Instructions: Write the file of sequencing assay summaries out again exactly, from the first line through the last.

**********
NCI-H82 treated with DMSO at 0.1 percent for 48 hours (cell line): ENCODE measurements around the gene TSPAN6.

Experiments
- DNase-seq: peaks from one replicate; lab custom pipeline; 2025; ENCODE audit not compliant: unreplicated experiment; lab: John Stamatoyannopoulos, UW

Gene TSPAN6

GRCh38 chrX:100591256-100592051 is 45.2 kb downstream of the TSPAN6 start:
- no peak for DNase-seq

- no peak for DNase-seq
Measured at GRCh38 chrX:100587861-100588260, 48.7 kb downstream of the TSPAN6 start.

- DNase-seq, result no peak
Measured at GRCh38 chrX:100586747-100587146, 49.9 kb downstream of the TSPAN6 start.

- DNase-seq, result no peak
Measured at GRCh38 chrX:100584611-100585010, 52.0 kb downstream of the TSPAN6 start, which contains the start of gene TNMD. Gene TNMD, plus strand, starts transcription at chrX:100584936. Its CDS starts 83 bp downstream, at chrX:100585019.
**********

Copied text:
NCI-H82 treated with DMSO at 0.1 percent for 48 hours (cell line): ENCODE measurements around the gene TSPAN6.

Experiments
- DNase-seq: peaks from one replicate; lab custom pipeline; 2025; ENCODE audit not compliant: unreplicated experiment; lab: John Stamatoyannopoulos, UW

Gene TSPAN6

GRCh38 chrX:100591256-100592051 is 45.2 kb downstream of the TSPAN6 start:
- no peak for DNase-seq

- no peak for DNase-seq
Measured at GRCh38 chrX:100587861-100588260, 48.7 kb downstream of the TSPAN6 start.

- DNase-seq, result no peak
Measured at GRCh38 chrX:100586747-100587146, 49.9 kb downstream of the TSPAN6 start.

- DNase-seq, result no peak
Measured at GRCh38 chrX:100584611-100585010, 52.0 kb downstream of the TSPAN6 start, which contains the start of gene TNMD. Gene TNMD, plus strand, starts transcription at chrX:100584936. Its CDS starts 83 bp downstream, at chrX:100585019.